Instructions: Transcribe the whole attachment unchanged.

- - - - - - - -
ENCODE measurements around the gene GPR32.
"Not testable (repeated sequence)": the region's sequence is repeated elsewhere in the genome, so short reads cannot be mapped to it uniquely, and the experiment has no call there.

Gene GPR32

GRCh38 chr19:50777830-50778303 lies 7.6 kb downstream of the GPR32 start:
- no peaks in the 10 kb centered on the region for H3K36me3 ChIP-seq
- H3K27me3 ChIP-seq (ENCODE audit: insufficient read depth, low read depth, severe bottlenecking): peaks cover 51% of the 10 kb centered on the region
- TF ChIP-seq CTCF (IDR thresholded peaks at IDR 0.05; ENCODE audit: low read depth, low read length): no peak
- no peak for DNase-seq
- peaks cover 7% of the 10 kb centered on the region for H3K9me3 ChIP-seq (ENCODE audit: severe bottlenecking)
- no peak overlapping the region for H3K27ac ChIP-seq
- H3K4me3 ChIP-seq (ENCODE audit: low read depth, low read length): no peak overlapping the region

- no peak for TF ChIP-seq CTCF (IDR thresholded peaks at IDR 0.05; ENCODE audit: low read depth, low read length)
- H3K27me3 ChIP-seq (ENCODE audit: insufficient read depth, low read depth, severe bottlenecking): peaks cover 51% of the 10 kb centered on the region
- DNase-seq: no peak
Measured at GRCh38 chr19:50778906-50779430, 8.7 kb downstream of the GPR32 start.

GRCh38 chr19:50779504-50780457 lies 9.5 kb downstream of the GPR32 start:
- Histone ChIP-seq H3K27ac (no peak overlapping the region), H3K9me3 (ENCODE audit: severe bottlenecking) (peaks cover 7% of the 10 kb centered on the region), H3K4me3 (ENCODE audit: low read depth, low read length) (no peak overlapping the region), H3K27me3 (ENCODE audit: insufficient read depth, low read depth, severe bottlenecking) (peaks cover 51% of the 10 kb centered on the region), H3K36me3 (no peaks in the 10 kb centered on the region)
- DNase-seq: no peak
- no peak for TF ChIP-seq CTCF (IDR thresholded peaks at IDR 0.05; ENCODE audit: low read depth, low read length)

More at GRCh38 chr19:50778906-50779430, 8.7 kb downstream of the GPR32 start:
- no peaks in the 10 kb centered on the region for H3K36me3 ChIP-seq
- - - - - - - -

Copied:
ENCODE measurements around the gene GPR32.
"Not testable (repeated sequence)": the region's sequence is repeated elsewhere in the genome, so short reads cannot be mapped to it uniquely, and the experiment has no call there.

Gene GPR32

GRCh38 chr19:50777830-50778303 lies 7.6 kb downstream of the GPR32 start:
- no peaks in the 10 kb centered on the region for H3K36me3 ChIP-seq
- H3K27me3 ChIP-seq (ENCODE audit: insufficient read depth, low read depth, severe bottlenecking): peaks cover 51% of the 10 kb centered on the region
- TF ChIP-seq CTCF (IDR thresholded peaks at IDR 0.05; ENCODE audit: low read depth, low read length): no peak
- no peak for DNase-seq
- peaks cover 7% of the 10 kb centered on the region for H3K9me3 ChIP-seq (ENCODE audit: severe bottlenecking)
- no peak overlapping the region for H3K27ac ChIP-seq
- H3K4me3 ChIP-seq (ENCODE audit: low read depth, low read length): no peak overlapping the region

- no peak for TF ChIP-seq CTCF (IDR thresholded peaks at IDR 0.05; ENCODE audit: low read depth, low read length)
- H3K27me3 ChIP-seq (ENCODE audit: insufficient read depth, low read depth, severe bottlenecking): peaks cover 51% of the 10 kb centered on the region
- DNase-seq: no peak
Measured at GRCh38 chr19:50778906-50779430, 8.7 kb downstream of the GPR32 start.

GRCh38 chr19:50779504-50780457 lies 9.5 kb downstream of the GPR32 start:
- Histone ChIP-seq H3K27ac (no peak overlapping the region), H3K9me3 (ENCODE audit: severe bottlenecking) (peaks cover 7% of the 10 kb centered on the region), H3K4me3 (ENCODE audit: low read depth, low read length) (no peak overlapping the region), H3K27me3 (ENCODE audit: insufficient read depth, low read depth, severe bottlenecking) (peaks cover 51% of the 10 kb centered on the region), H3K36me3 (no peaks in the 10 kb centered on the region)
- DNase-seq: no peak
- no peak for TF ChIP-seq CTCF (IDR thresholded peaks at IDR 0.05; ENCODE audit: low read depth, low read length)

More at GRCh38 chr19:50778906-50779430, 8.7 kb downstream of the GPR32 start:
- no peaks in the 10 kb centered on the region for H3K36me3 ChIP-seq